In a nutshell, the Biodiversity and Wine Initiative (BWI) aims to minimise the loss of threatened natural habitats, as described above, and contribute to sustainable wine production through better land management practices on farms.In the past, individual members of the BWI have worked hard to establish conservation management plans for their land. While they have done great things in raising the profile of biodiversity conservation and eco-tourism, many of them are working in isolation.To put the widespread support of the BWI in perspective, there are over 150 accredited members. Members contract to conserve a minimum of two hectares of natural or restored vegetation on their land, while champion members (of which there are currently 15) are those who have established a full conservation management plan and have committed to conserving at least 10% of their natural land area.In 2008, conservation history was made when the conservation footprint in the winelands exceeded the vineyard footprint for the first time. What this means is that in less than four years, the wine industry has succeeded in setting more area aside for long term conservation than is currently planted under vineyard.With this achievement, South Africa is leading the world in the conservation of biodiversity in this environment. It also illustrates the industry’s commitment to protecting our unique natural heritage.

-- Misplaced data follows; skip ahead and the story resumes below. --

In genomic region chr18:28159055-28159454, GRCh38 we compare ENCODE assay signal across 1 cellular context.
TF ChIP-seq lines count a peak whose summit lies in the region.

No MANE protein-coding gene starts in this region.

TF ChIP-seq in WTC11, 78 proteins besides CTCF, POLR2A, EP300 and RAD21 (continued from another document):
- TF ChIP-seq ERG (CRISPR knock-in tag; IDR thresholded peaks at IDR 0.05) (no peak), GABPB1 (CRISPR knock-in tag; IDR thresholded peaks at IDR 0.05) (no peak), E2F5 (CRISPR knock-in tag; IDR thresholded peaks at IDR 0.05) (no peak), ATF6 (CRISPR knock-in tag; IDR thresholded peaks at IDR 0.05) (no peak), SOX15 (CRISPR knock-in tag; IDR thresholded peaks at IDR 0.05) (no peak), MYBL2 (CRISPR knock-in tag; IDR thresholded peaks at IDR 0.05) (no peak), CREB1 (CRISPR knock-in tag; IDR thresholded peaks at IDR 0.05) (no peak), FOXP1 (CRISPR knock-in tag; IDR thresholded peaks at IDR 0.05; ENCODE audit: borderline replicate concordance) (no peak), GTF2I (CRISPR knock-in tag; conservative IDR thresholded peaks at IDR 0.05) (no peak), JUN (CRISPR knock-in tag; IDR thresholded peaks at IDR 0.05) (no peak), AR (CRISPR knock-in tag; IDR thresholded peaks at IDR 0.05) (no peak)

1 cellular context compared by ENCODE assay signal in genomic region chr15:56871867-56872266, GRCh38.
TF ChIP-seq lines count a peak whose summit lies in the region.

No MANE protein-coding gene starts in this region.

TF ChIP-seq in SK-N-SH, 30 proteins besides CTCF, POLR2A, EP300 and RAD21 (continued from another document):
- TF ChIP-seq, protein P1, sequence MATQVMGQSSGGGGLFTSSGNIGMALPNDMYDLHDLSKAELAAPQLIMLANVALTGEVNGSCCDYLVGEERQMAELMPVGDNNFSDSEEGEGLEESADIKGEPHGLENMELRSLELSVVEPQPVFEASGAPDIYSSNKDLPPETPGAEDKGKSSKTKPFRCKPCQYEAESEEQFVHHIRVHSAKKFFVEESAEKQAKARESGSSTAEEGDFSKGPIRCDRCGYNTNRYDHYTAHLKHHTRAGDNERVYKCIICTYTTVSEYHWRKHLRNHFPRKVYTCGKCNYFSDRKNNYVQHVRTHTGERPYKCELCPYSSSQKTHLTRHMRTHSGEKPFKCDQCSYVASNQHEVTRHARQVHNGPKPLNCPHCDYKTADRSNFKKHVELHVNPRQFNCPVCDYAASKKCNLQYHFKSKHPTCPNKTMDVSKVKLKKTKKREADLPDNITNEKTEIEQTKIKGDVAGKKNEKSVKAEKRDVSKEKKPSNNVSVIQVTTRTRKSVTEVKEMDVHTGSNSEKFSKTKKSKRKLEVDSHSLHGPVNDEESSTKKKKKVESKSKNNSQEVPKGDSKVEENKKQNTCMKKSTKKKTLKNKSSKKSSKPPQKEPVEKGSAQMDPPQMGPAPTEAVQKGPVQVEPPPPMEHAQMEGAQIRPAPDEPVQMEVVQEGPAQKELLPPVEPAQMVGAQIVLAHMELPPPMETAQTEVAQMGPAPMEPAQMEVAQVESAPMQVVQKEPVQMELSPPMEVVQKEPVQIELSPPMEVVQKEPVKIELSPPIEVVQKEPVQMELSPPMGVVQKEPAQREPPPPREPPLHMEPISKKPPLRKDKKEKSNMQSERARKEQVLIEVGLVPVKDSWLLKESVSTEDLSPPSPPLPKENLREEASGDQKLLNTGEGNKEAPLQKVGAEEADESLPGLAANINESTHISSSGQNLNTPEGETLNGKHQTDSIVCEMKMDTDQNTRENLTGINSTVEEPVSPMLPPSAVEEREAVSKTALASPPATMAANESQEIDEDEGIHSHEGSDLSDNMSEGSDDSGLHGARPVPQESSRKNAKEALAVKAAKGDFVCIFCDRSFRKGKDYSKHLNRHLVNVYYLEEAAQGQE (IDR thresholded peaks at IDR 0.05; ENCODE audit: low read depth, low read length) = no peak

Conservancies joint eco-tourism activities